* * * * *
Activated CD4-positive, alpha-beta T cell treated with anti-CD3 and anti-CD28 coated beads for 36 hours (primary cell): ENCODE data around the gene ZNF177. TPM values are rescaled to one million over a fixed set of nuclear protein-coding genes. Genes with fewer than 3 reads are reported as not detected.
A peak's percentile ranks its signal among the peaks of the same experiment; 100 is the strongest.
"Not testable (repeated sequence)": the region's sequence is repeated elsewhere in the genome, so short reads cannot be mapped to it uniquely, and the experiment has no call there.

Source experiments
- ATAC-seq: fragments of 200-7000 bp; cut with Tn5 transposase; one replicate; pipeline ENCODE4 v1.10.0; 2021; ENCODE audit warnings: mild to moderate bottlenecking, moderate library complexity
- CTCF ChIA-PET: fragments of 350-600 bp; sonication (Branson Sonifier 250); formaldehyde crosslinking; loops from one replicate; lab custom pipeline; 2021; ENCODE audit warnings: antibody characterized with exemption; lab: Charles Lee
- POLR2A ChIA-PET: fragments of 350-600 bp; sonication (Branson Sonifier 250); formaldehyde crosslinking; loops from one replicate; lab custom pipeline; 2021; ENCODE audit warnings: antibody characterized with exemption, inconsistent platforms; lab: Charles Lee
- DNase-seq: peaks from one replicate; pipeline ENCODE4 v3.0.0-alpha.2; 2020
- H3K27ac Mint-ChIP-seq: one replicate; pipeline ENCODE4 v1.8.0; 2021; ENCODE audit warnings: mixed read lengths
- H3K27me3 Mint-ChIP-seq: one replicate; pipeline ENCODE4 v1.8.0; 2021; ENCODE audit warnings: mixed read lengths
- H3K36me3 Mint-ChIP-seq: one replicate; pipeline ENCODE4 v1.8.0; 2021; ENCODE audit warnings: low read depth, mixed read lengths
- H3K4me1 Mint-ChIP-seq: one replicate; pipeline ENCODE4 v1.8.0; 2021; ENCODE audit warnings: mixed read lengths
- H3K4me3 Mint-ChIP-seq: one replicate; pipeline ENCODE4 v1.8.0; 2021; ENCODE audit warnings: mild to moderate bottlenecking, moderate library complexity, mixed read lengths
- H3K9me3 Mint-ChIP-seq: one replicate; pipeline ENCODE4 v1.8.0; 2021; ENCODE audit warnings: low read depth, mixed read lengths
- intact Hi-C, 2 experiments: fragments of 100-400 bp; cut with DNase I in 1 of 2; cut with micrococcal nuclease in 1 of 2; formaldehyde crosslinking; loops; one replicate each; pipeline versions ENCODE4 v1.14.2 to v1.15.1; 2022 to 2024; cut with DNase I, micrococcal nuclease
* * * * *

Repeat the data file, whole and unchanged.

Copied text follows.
Activated CD4-positive, alpha-beta T cell treated with anti-CD3 and anti-CD28 coated beads for 36 hours (primary cell): ENCODE data around the gene ZNF177. TPM values are rescaled to one million over a fixed set of nuclear protein-coding genes. Genes with fewer than 3 reads are reported as not detected.
A peak's percentile ranks its signal among the peaks of the same experiment; 100 is the strongest.
"Not testable (repeated sequence)": the region's sequence is repeated elsewhere in the genome, so short reads cannot be mapped to it uniquely, and the experiment has no call there.

Source experiments
- ATAC-seq: fragments of 200-7000 bp; cut with Tn5 transposase; one replicate; pipeline ENCODE4 v1.10.0; 2021; ENCODE audit warnings: mild to moderate bottlenecking, moderate library complexity
- CTCF ChIA-PET: fragments of 350-600 bp; sonication (Branson Sonifier 250); formaldehyde crosslinking; loops from one replicate; lab custom pipeline; 2021; ENCODE audit warnings: antibody characterized with exemption; lab: Charles Lee
- POLR2A ChIA-PET: fragments of 350-600 bp; sonication (Branson Sonifier 250); formaldehyde crosslinking; loops from one replicate; lab custom pipeline; 2021; ENCODE audit warnings: antibody characterized with exemption, inconsistent platforms; lab: Charles Lee
- DNase-seq: peaks from one replicate; pipeline ENCODE4 v3.0.0-alpha.2; 2020
- H3K27ac Mint-ChIP-seq: one replicate; pipeline ENCODE4 v1.8.0; 2021; ENCODE audit warnings: mixed read lengths
- H3K27me3 Mint-ChIP-seq: one replicate; pipeline ENCODE4 v1.8.0; 2021; ENCODE audit warnings: mixed read lengths
- H3K36me3 Mint-ChIP-seq: one replicate; pipeline ENCODE4 v1.8.0; 2021; ENCODE audit warnings: low read depth, mixed read lengths
- H3K4me1 Mint-ChIP-seq: one replicate; pipeline ENCODE4 v1.8.0; 2021; ENCODE audit warnings: mixed read lengths
- H3K4me3 Mint-ChIP-seq: one replicate; pipeline ENCODE4 v1.8.0; 2021; ENCODE audit warnings: mild to moderate bottlenecking, moderate library complexity, mixed read lengths
- H3K9me3 Mint-ChIP-seq: one replicate; pipeline ENCODE4 v1.8.0; 2021; ENCODE audit warnings: low read depth, mixed read lengths
- intact Hi-C, 2 experiments: fragments of 100-400 bp; cut with DNase I in 1 of 2; cut with micrococcal nuclease in 1 of 2; formaldehyde crosslinking; loops; one replicate each; pipeline versions ENCODE4 v1.14.2 to v1.15.1; 2022 to 2024; cut with DNase I, micrococcal nuclease